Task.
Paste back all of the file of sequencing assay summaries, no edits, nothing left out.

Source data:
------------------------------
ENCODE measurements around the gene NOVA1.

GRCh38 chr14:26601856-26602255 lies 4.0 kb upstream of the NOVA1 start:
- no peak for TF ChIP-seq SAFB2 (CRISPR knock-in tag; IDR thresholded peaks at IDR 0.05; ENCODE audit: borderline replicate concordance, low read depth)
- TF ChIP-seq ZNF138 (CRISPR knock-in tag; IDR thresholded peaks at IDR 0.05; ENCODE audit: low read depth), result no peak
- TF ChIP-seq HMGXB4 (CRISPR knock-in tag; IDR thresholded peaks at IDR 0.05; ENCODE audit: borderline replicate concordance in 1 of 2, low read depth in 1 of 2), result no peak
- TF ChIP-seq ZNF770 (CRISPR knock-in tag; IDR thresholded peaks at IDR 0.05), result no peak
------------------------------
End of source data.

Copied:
ENCODE measurements around the gene NOVA1.

GRCh38 chr14:26601856-26602255 lies 4.0 kb upstream of the NOVA1 start:
- no peak for TF ChIP-seq SAFB2 (CRISPR knock-in tag; IDR thresholded peaks at IDR 0.05; ENCODE audit: borderline replicate concordance, low read depth)
- TF ChIP-seq ZNF138 (CRISPR knock-in tag; IDR thresholded peaks at IDR 0.05; ENCODE audit: low read depth), result no peak
- TF ChIP-seq HMGXB4 (CRISPR knock-in tag; IDR thresholded peaks at IDR 0.05; ENCODE audit: borderline replicate concordance in 1 of 2, low read depth in 1 of 2), result no peak
- TF ChIP-seq ZNF770 (CRISPR knock-in tag; IDR thresholded peaks at IDR 0.05), result no peak